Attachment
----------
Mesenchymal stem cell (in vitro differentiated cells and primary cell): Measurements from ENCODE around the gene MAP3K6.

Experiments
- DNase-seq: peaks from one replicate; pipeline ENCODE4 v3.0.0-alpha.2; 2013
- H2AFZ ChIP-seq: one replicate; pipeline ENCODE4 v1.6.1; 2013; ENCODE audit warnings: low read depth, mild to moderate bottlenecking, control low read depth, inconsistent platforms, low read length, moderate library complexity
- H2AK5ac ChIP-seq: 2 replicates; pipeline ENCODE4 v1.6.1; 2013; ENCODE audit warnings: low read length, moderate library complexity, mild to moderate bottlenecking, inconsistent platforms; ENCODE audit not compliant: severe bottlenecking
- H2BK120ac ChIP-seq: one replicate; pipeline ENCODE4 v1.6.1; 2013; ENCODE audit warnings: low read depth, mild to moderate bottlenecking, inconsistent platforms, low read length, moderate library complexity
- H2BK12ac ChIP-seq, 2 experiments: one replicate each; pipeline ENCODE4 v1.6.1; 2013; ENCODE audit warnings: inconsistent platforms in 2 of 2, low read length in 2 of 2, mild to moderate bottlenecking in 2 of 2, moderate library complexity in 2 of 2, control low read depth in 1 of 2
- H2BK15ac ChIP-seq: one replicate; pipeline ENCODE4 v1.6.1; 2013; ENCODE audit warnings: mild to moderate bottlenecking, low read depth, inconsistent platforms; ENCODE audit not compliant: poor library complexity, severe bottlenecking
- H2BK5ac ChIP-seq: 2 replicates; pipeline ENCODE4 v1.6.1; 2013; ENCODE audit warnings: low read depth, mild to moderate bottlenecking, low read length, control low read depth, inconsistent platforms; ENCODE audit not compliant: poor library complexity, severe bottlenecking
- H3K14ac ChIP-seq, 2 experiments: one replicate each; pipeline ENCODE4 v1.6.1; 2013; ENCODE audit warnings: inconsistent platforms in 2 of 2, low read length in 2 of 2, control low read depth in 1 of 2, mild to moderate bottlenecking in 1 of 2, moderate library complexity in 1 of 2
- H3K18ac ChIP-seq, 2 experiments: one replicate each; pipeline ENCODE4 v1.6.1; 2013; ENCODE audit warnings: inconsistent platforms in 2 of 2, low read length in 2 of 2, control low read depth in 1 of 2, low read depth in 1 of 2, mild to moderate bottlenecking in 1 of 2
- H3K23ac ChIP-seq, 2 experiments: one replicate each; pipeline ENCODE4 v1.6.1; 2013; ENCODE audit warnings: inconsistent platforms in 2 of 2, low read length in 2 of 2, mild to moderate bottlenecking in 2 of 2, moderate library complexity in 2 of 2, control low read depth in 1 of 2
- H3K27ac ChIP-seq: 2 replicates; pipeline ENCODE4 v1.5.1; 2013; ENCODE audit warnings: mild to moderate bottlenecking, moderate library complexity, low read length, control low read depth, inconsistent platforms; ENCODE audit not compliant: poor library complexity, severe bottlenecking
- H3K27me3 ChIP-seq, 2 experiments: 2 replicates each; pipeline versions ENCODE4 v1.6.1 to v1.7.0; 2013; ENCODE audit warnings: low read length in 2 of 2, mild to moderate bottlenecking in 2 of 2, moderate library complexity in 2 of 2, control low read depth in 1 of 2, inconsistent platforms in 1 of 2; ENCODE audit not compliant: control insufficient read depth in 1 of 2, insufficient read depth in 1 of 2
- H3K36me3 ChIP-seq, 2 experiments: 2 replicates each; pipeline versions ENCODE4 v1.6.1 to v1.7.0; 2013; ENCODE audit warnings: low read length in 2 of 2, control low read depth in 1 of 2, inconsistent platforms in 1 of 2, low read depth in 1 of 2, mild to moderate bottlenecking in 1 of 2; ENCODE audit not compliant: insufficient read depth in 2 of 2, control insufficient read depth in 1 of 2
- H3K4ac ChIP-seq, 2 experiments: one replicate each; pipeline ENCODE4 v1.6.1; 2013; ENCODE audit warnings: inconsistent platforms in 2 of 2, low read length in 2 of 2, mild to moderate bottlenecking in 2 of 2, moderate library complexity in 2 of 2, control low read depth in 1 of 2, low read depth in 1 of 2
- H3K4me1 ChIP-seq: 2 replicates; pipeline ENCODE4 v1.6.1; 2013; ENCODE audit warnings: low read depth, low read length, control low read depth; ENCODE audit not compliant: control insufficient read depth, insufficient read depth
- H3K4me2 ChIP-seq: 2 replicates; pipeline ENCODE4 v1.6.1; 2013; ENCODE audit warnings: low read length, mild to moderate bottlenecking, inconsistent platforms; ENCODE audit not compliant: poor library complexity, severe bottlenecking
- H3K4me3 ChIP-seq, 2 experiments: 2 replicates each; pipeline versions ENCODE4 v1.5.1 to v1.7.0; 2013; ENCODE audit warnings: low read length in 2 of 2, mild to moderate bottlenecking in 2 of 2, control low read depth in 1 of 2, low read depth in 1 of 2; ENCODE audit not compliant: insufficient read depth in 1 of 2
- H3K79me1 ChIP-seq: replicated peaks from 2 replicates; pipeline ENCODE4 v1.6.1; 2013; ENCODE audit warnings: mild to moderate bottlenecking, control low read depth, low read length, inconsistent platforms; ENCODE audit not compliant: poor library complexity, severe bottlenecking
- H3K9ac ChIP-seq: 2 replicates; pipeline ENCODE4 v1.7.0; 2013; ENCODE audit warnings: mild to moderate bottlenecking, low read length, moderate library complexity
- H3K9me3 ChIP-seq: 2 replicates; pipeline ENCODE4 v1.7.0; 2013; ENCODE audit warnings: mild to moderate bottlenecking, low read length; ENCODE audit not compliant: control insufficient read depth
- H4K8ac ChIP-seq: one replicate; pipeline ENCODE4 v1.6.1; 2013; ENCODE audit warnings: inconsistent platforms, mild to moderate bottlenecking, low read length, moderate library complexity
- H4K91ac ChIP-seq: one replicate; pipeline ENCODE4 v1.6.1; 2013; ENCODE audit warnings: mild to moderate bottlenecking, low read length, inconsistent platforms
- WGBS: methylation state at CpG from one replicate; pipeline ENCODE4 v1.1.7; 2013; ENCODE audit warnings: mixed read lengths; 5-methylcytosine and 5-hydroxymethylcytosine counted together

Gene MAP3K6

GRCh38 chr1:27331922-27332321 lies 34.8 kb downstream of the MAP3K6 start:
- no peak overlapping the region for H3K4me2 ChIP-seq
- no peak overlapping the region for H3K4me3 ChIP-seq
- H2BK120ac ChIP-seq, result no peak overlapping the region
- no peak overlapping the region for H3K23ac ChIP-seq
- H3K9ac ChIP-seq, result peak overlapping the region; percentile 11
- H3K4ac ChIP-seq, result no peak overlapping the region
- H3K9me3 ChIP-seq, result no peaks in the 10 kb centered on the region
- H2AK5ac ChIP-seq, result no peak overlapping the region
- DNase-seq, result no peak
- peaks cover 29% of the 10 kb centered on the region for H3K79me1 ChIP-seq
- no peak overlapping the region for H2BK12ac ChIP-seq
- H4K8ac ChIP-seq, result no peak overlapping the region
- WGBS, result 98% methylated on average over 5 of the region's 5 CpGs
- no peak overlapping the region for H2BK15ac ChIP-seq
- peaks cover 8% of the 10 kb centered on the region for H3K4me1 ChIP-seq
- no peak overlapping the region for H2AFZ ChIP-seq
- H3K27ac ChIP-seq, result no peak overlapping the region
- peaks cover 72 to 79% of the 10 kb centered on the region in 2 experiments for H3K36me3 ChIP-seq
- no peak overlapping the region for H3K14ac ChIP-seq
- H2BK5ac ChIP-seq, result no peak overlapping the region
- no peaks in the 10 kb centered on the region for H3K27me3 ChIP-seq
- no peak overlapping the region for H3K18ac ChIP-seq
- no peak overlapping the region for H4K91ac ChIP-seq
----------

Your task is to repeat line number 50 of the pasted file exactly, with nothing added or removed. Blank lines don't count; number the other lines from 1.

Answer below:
- no peak overlapping the region for H4K91ac ChIP-seq